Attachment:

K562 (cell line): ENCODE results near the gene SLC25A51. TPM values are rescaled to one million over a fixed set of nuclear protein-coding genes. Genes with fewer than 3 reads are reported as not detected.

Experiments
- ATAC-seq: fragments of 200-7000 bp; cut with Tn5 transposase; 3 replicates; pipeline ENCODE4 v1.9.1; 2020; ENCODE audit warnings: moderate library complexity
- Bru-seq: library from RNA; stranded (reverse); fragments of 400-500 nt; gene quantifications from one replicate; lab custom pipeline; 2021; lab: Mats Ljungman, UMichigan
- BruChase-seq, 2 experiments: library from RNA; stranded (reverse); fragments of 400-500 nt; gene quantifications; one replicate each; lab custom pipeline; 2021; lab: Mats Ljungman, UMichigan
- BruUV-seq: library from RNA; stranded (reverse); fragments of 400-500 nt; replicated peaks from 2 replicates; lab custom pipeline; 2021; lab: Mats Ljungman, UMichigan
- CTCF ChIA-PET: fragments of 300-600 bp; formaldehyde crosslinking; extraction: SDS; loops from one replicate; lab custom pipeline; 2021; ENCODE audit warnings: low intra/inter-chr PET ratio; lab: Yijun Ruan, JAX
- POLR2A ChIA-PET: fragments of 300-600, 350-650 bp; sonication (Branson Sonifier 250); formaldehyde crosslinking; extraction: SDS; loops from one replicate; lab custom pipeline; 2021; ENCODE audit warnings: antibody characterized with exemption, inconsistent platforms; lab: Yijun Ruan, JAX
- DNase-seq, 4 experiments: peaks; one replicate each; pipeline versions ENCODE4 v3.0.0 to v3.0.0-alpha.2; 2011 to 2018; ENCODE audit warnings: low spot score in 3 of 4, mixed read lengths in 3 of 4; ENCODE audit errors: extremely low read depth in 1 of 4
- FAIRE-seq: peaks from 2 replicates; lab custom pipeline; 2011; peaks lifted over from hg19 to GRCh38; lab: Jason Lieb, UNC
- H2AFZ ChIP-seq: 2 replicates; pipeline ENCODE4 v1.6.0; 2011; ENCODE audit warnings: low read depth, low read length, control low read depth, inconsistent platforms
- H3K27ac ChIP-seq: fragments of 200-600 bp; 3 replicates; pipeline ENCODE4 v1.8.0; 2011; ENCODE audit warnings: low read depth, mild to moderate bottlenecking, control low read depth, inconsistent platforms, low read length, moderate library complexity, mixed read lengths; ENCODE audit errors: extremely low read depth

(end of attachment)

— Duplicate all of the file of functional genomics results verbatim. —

K562 (cell line): ENCODE results near the gene SLC25A51. TPM values are rescaled to one million over a fixed set of nuclear protein-coding genes. Genes with fewer than 3 reads are reported as not detected.

Experiments
- ATAC-seq: fragments of 200-7000 bp; cut with Tn5 transposase; 3 replicates; pipeline ENCODE4 v1.9.1; 2020; ENCODE audit warnings: moderate library complexity
- Bru-seq: library from RNA; stranded (reverse); fragments of 400-500 nt; gene quantifications from one replicate; lab custom pipeline; 2021; lab: Mats Ljungman, UMichigan
- BruChase-seq, 2 experiments: library from RNA; stranded (reverse); fragments of 400-500 nt; gene quantifications; one replicate each; lab custom pipeline; 2021; lab: Mats Ljungman, UMichigan
- BruUV-seq: library from RNA; stranded (reverse); fragments of 400-500 nt; replicated peaks from 2 replicates; lab custom pipeline; 2021; lab: Mats Ljungman, UMichigan
- CTCF ChIA-PET: fragments of 300-600 bp; formaldehyde crosslinking; extraction: SDS; loops from one replicate; lab custom pipeline; 2021; ENCODE audit warnings: low intra/inter-chr PET ratio; lab: Yijun Ruan, JAX
- POLR2A ChIA-PET: fragments of 300-600, 350-650 bp; sonication (Branson Sonifier 250); formaldehyde crosslinking; extraction: SDS; loops from one replicate; lab custom pipeline; 2021; ENCODE audit warnings: antibody characterized with exemption, inconsistent platforms; lab: Yijun Ruan, JAX
- DNase-seq, 4 experiments: peaks; one replicate each; pipeline versions ENCODE4 v3.0.0 to v3.0.0-alpha.2; 2011 to 2018; ENCODE audit warnings: low spot score in 3 of 4, mixed read lengths in 3 of 4; ENCODE audit errors: extremely low read depth in 1 of 4
- FAIRE-seq: peaks from 2 replicates; lab custom pipeline; 2011; peaks lifted over from hg19 to GRCh38; lab: Jason Lieb, UNC
- H2AFZ ChIP-seq: 2 replicates; pipeline ENCODE4 v1.6.0; 2011; ENCODE audit warnings: low read depth, low read length, control low read depth, inconsistent platforms
- H3K27ac ChIP-seq: fragments of 200-600 bp; 3 replicates; pipeline ENCODE4 v1.8.0; 2011; ENCODE audit warnings: low read depth, mild to moderate bottlenecking, control low read depth, inconsistent platforms, low read length, moderate library complexity, mixed read lengths; ENCODE audit errors: extremely low read depth